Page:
Law firms, whether large or small, consider mergers because of perceived benefits such as improved client service, economies of scale or entrance into a new market. Whatever the reason, many mergers fail when due diligence is not used to properly identify the reasons for a merger and to evaluate a potential merger partner. The following are some of the considerations in making the decision whether to merge:

 

1. How well do the partners in each firm know each other? Do they like each other? What is the possi­bility of clashes of egos?

 

2. Do the two firms come from similar cultures, and do they have similar ways of doing business?

 

3. Will there be conflicts of interests between the existing clients of the two firms if and when they merge?

 

4. How are the two firms governed? What is their decision making ‘style”? Are there differences in philosophy of governing or decision making style that will cause conflicts? How would the merged firm be managed and governed? Is this a potential source of conflict?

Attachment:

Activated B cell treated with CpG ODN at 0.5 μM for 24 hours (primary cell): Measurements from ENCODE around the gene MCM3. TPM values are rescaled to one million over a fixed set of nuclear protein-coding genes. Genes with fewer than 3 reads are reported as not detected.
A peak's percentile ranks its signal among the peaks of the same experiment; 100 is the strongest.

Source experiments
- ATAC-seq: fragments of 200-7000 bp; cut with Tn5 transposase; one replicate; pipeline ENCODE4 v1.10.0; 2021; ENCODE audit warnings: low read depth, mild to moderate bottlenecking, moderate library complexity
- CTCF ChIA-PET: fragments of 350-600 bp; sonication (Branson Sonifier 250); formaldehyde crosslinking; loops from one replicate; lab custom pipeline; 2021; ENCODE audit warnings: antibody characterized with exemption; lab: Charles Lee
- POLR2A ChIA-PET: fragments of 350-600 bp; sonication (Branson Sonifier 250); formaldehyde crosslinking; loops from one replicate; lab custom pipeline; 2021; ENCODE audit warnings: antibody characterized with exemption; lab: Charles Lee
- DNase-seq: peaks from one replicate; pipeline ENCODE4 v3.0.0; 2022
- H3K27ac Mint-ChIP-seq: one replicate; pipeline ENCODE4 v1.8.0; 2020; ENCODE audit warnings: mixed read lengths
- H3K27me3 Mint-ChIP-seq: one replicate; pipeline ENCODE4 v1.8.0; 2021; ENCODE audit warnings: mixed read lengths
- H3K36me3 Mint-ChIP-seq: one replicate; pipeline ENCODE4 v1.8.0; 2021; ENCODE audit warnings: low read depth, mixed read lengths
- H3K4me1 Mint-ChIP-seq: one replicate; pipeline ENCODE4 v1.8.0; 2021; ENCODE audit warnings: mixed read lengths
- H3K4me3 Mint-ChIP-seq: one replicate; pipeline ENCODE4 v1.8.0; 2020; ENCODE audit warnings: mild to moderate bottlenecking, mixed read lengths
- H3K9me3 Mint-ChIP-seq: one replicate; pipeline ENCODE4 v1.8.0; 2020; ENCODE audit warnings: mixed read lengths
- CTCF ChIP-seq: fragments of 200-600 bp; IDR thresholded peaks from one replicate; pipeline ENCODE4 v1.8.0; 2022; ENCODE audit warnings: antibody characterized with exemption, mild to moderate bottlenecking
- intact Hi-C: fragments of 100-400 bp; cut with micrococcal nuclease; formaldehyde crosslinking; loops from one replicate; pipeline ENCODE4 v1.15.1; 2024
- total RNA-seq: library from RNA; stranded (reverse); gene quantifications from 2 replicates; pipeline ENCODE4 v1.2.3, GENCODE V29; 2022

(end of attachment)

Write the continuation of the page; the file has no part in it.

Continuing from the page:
5. How will the practices of the two firms mesh – will they be a good fit, or are there overlapping or similar areas of practice that will cause conflicts?

 

6. Are the charges made for legal services by the two firms comparable, or are there differences between the income produced from the practices of the two firms that will lead to conflicts?

 

7. If there is a merger, what would the new firm be called, and how would that be decided?

 

8. In what order would the names of the partners in the new firm be listed on the letterhead? How would that be decided?

 

9. How would partner compensation be determined in the merged firm? Is the issue of partner compensation likely to be a source of conflict?

 

10. Do you worry about being a small firm gobbled up by a big firm, and thereby losing your identity?

 

11. Is there is a compelling reason for a merger between the two firms? If so, what is that reason?

 

12. Will one firm become the dominant firm, or is it likely that a “we and them” attitude will develop between the partners of the two firms?

 

13. How does each firm’s philosophy regarding marketing and promotion fit with the other?

 

14. How will the costs of the merger he borne between the two firms? Is the merger likely to result in lower profits in the near term, and thereby reduce partner compensation? Does that bother you?

 

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